To protect your organisation, you should ensure that all your software is always up to date with the latest patches. If you are using an operating system which is no longer supported, (e.g., Microsoft Windows XP/Vista/2003/7/8 or macOS El Capitan, Ubuntu 17.10), and you are not being provided with updates from another reliable source, then you will not be eligible for certification from international security standards. Mobile phones and tablets should also be in consideration and must also use an operating system that is still supported by the manufacturer.
Having Up-To-Date antimalware is important. Antimalware is a type of software program created to protect IT (Information Technology) systems and individual computers from malicious software, or malware. Antimalware programs scan a computer system to prevent, detect and remove malware. Again, having effective antimalware on mobile devices is an often forgotten about but important part of basic security controls. Mobile device protection can block malicious apps, detect spyware, and thwart phishing attacks.
A fundamental element of any cybersecurity program is a comprehensive inventory of all IT assets across the enterprise. Without a comprehensive knowledge of all the systems, programs, patch levels, and types of information within its area of responsibility, no organization can plan adequate defences from a coordinated cyberattack. You cannot secure that which you don’t even know exists. The best solution is to use a platform that allows continuous and automatic discovery of all devices, applications, users, and their associations. Automation is the only effective way to understand, manage, and secure a wide range of assets. Choosing a manual solution will result in errors and is a time-consuming process which will leave organisations open to hidden risks and vulnerabilities.
Back up your data! Nothing is more frustrating than when your data is lost, corrupted, or stolen because it was not backed up. Plus, even if you have a great backup strategy in place, backing up to the cloud is just one more thing to make sure you are doing. But backing up your data also offers peace of mind and saves time for your IT (Information Technology) team, which can then be allocated elsewhere.
Ensure you have regular back-ups in place and that you evaluate them frequently to make sure the back-up was completed successfully and is not corrupt. Sometimes updates to software can change a setting and your back-ups do not complete. It is good practice to back up your website too so that if you need to reinstall it you have the data ready to go. This will save you hours of heartache if your website encounters a problem or becomes compromised.
4. Continuous Improvement
Cyber threats are ever evolving by their nature. Hackers are constantly refining their activities and trying new ways to compromise people and businesses. To keep on top of evolving threats you must implement continuous improvements in the following areas:
Educate your employees
IT security has become an increasingly difficult battle with hackers trying new ways every day to penetrate your network or compromise personal information on social media sites such as Facebook, Instagram, and LinkedIn. It is important for every business to have a basic cyber security awareness training program, platform software and education for employees. All employees must be trained in cyber security awareness and build the knowledge on what to look out for when being targeted by hackers using a phishing email. Having a well-trained workforce can be one of the best cyber defences a business has.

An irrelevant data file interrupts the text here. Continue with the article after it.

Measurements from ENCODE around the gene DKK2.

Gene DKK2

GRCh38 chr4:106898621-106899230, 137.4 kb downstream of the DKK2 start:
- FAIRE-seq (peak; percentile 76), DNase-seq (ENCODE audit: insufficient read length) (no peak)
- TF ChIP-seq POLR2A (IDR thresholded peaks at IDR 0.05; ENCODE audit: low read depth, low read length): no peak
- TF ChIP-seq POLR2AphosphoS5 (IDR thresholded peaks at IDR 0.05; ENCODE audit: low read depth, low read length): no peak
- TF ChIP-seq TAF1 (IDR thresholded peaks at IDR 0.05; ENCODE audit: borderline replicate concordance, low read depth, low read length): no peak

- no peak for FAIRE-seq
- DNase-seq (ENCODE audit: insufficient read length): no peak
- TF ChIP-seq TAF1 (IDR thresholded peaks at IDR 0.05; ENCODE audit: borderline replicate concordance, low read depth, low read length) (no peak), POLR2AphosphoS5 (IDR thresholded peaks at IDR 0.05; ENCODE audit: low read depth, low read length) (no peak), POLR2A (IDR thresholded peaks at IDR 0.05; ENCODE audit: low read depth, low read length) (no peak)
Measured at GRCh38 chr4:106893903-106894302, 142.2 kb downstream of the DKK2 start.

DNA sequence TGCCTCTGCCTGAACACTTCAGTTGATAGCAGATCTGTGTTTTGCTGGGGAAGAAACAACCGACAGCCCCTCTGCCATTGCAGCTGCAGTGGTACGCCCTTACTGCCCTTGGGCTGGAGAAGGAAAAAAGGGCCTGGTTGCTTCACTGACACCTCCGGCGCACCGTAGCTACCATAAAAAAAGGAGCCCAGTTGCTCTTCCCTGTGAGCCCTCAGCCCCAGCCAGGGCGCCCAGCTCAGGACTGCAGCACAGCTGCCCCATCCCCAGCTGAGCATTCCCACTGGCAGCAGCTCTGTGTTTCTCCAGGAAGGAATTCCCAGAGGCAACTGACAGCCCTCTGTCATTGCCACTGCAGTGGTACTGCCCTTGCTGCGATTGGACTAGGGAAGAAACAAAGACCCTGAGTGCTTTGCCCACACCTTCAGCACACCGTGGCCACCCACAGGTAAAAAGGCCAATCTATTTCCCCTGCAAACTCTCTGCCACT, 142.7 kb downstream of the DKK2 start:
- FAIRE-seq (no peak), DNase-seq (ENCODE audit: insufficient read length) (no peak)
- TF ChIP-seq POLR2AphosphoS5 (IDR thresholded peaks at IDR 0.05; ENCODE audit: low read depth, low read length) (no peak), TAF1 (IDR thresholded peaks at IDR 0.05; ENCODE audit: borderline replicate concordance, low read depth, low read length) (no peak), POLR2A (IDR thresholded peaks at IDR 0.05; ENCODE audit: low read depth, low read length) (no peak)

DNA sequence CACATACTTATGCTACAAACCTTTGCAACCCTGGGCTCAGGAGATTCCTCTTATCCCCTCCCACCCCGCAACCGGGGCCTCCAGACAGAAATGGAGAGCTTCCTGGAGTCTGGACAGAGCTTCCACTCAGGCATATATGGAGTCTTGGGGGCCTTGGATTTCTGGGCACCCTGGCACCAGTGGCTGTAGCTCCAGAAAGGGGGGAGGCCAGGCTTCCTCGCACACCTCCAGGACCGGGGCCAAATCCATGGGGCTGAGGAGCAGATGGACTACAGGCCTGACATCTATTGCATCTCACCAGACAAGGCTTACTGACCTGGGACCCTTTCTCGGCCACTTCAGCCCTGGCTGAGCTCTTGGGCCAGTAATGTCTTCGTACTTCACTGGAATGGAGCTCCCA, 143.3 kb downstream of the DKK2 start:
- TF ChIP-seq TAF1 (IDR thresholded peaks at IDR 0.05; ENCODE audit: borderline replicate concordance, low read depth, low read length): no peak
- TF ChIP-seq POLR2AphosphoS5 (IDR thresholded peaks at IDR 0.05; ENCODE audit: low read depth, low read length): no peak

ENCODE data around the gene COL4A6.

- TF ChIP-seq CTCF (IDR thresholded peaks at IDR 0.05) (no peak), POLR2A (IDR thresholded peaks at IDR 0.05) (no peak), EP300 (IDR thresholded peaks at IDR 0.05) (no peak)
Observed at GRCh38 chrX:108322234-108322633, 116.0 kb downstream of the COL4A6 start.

An effective training program includes engaging video training modules, follow-up quizzes to evaluate knowledge and email phishing simulation campaigns to identify where gaps in knowledge occur. Having a security awareness platform in place will ensure your business gets regular reports and training records are stored for all employees.
Vulnerability scanning is an automated process that identifies your cyber security weaknesses with network infrastructure, applications, or websites. Like a Penetration Test which is a manual security test, a vulnerability scan is an automated program that scans IT infrastructure for known and zero-day vulnerabilities. Effective vulnerability scanning gives a continuous and structured picture of your digital assets and their cyber security, and the reporting gives you remediation advice to fix the vulnerabilities, lessening the risk of exploitation. Running regular scanning is advised.
Cyber Security Audit (Advanced)
A cyber security audit is a comprehensive review of an organisation’s IT infrastructure. Audits ensure that appropriate policies and procedures have been implemented and are working effectively. The goal is to identify any vulnerabilities that could result in a data breach.
Information Security Risk register
A risk register is an information repository an organisation creates to document the risks they face and the responses they are taking to address the risks. At a minimum, each risk documented in the risk register should contain a description of a particular risk, the likelihood of it happening, its potential impact from a cost standpoint, how it ranks overall in priority relevant to all other risks, the response, and who owns the risk.
Risk registers are useful information-gathering constructs: They help senior leaders see the full spectrum of their organisation’s significant risks and understand how to best manage the risks to achieve organisational objectives.
Incident Response Plan
An Incident Response Plan (IRP) serves as a blueprint, outlining the steps to be followed when responding to a security incident. Think of the IRP as a set of guidelines and processes your security team can follow so threats can be identified, eliminated, and recovered from. It is an essential tool for minimizing damage caused by threats, such as data loss, loss of customer trust, or abuse of resources. With a robust IRP, your company’s team can respond quickly and more efficiently against any type of threat.
4 Pillar Cyber Security Plan – Infographic
How can CommSec help?
CommSec is a leading cyber security managed security service provider. Established in 2013, CommSec was borne out of the need for affordable and sensible cyber security for SMEs. We use the best of technology and experienced security professionals to deliver unrivalled service. To get started, contact us, and tell us about your business and your current security challenges.